TDS, or Tax Deducted at Source, is a type of tax levied by the Indian government wherein taxes are collected on the basis of ‘pay as you get’. The taxes are deducted at the source of payments such as salary paid to an employee or commission earned by a broker. TDS provides a way for the government to ensure steady collection of taxes throughout the year, while a taxpayer’s year-end tax calculations become simpler.
How do you define Salary?
Salary is defined as the remuneration that a person receives periodically for rendering services based on an implied or express contract. If you are in an employee-employer relationship, you belong to the salaried class of individuals.
However, not all income is termed as salary. If a professional is being paid for his/her expertise in a professional capacity, it is termed as ‘Professional/Technical Fees’. Similarly, a partner earning salary from his/her company is charged taxes under ‘Profits & Gains from Profession or Business’. Other examples include the salary paid to a Member of Parliament or a Member of Legislative Assembly.
According to the Indian Income Tax Act (ITA), 1961, a salary includes pension or annuity, wages, commission or fees, gratuity, profits or perquisites on salary, salary advance etc.
What is TDS Calculated on?
The CTC quoted to you at the time of joining includes components such as basic salary, travel allowance, house rent allowance, medical allowance, dearness allowance, special allowances and other allowances. The CTC is divided into two major categories – salary and perquisites. Perquisites, or perks as they are popularly called, include facilities and benefits provided by the employer towards expenses such as travelling, canteen and fuel subside, hotel expenses and so on.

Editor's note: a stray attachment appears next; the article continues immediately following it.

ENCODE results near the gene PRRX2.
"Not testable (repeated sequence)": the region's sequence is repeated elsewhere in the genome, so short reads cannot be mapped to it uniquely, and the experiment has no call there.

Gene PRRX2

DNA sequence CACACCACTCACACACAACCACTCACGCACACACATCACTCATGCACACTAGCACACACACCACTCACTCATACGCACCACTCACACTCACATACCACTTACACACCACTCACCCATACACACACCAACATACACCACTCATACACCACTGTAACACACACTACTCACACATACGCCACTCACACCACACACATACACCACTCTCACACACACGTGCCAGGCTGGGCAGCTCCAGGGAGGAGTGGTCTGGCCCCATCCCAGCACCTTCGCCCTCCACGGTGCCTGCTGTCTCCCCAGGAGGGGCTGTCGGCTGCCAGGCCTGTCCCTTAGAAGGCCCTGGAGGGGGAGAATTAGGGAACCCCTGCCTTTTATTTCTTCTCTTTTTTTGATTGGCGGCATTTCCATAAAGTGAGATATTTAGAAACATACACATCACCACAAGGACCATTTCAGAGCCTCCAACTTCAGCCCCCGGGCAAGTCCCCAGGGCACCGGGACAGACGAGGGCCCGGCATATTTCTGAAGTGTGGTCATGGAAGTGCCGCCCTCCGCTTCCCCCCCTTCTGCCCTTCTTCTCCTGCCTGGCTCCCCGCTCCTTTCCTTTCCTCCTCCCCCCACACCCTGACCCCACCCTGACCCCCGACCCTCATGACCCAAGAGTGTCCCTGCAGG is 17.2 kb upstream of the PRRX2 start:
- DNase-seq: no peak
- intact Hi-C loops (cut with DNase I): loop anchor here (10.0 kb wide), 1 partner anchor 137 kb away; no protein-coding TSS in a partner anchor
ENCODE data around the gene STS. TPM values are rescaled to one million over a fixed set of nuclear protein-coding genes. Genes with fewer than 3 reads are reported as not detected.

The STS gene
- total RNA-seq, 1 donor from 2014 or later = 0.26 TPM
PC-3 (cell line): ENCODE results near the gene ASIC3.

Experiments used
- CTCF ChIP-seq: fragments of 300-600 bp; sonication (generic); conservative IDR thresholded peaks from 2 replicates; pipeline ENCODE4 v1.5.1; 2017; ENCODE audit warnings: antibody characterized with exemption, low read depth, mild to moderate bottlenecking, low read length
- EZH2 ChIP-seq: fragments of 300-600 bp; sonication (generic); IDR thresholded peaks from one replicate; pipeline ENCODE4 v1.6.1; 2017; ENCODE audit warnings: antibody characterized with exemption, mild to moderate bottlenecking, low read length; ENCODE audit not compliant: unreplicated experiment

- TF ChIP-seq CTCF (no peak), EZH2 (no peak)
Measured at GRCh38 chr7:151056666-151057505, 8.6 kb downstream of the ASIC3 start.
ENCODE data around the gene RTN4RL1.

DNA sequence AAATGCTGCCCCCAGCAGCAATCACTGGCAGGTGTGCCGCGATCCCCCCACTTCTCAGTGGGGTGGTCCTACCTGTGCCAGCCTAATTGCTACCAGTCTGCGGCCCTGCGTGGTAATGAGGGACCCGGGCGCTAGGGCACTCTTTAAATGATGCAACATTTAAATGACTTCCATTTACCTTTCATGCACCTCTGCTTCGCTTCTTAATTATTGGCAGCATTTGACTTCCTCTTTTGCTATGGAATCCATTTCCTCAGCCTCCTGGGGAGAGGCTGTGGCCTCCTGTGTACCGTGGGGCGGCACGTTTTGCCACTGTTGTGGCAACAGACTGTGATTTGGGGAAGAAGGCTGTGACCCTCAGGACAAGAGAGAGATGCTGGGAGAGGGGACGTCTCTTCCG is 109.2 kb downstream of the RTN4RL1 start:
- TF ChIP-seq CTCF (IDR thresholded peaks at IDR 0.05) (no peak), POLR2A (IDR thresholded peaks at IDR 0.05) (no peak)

How do I calculate TDS on my salary?
While the basic salary is fully taxable according to respective tax bracket, some exemptions are available for payments made as allowances and perks. You can calculate TDS on your income by following the below steps.
- Calculate gross monthly income as a sum of basic income, allowances and perquisites.
- Calculate available exemptions under Section 10 of the Income Tax Act (ITA). Exemptions are applicable on allowances such as medical, HRA, travel.
- Reduce exemptions according to step (2) for the gross monthly income calculated in step (1).
- As TDS is calculated on yearly income, multiply the corresponding figure from above calculation by 12. This is your yearly taxable income from salary.
- If you have any other income source such as income from house rent or have incurred losses from paying housing loan interests, add/subtract this amount from the figure in step (4).
- Next, calculate your investments for the year which fall under Chapter VI-A of ITA, and deduct this amount from the gross income calculated in step (5). An example of this would be exemption of up to Rs.1.5 lakh under Section 80C, which includes investment avenues such as PPF, life insurance premiums, mutual funds, home loan repayment, ELSS, NSC, Sukanya Samriddhi account and so on.